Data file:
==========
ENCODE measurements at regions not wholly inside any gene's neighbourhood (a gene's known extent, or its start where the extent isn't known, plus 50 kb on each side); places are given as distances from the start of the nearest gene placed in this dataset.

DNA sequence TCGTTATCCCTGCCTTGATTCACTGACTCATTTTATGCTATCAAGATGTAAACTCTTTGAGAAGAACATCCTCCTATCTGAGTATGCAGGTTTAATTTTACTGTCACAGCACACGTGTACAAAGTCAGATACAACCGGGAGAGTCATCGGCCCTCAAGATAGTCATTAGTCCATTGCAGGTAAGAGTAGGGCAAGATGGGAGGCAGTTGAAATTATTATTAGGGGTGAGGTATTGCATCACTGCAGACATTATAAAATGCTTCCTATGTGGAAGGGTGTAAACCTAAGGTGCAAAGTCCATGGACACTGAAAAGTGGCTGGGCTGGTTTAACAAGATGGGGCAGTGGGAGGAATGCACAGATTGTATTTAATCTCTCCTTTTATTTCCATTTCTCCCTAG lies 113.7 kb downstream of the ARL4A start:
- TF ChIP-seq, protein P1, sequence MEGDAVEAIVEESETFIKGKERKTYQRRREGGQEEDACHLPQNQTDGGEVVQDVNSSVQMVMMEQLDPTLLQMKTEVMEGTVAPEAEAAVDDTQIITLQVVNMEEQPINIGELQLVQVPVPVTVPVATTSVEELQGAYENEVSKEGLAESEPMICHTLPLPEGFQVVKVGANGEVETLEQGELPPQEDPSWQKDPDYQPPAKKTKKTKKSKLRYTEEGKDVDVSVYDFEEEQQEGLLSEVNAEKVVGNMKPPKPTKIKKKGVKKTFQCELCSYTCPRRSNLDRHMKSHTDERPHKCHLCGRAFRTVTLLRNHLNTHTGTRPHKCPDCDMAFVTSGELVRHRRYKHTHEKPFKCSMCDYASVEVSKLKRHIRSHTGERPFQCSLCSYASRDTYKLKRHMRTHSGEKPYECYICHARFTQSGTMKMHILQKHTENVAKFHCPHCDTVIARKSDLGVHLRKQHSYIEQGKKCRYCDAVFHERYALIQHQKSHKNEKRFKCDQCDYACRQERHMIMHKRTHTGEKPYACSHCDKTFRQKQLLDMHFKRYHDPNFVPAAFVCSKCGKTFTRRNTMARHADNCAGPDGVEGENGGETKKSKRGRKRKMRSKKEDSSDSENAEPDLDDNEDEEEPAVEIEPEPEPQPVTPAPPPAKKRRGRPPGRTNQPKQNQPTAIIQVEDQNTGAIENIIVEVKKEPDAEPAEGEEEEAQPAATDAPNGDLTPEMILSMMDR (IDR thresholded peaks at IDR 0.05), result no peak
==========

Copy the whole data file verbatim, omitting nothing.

ENCODE measurements at regions not wholly inside any gene's neighbourhood (a gene's known extent, or its start where the extent isn't known, plus 50 kb on each side); places are given as distances from the start of the nearest gene placed in this dataset.

DNA sequence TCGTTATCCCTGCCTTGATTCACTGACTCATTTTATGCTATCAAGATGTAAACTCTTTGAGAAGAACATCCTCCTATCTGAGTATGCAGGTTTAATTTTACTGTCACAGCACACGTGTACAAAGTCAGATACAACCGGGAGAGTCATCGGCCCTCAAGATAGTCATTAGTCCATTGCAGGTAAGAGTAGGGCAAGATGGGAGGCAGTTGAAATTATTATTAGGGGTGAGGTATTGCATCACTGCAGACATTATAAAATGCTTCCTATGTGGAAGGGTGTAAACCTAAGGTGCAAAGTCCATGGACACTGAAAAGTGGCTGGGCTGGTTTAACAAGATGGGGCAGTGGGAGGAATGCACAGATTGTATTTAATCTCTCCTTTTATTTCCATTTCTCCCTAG lies 113.7 kb downstream of the ARL4A start:
- TF ChIP-seq, protein P1, sequence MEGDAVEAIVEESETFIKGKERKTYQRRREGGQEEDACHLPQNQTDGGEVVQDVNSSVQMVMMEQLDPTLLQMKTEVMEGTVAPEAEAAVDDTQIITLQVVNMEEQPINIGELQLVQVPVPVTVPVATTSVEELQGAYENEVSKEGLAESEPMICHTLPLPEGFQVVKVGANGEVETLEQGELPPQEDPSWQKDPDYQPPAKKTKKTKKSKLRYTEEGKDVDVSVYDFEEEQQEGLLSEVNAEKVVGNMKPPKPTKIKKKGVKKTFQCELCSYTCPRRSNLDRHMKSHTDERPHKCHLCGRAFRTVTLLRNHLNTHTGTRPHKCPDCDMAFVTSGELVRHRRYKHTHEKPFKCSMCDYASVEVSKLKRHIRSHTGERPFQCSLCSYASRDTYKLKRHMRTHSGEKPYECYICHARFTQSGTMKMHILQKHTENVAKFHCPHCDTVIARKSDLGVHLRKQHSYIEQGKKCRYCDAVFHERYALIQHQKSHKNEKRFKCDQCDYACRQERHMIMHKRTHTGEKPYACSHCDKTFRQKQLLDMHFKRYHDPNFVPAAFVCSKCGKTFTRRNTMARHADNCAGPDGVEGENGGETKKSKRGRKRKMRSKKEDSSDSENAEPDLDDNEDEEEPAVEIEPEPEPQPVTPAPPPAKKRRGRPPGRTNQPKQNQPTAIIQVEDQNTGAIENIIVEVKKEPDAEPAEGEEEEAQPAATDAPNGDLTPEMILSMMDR (IDR thresholded peaks at IDR 0.05), result no peak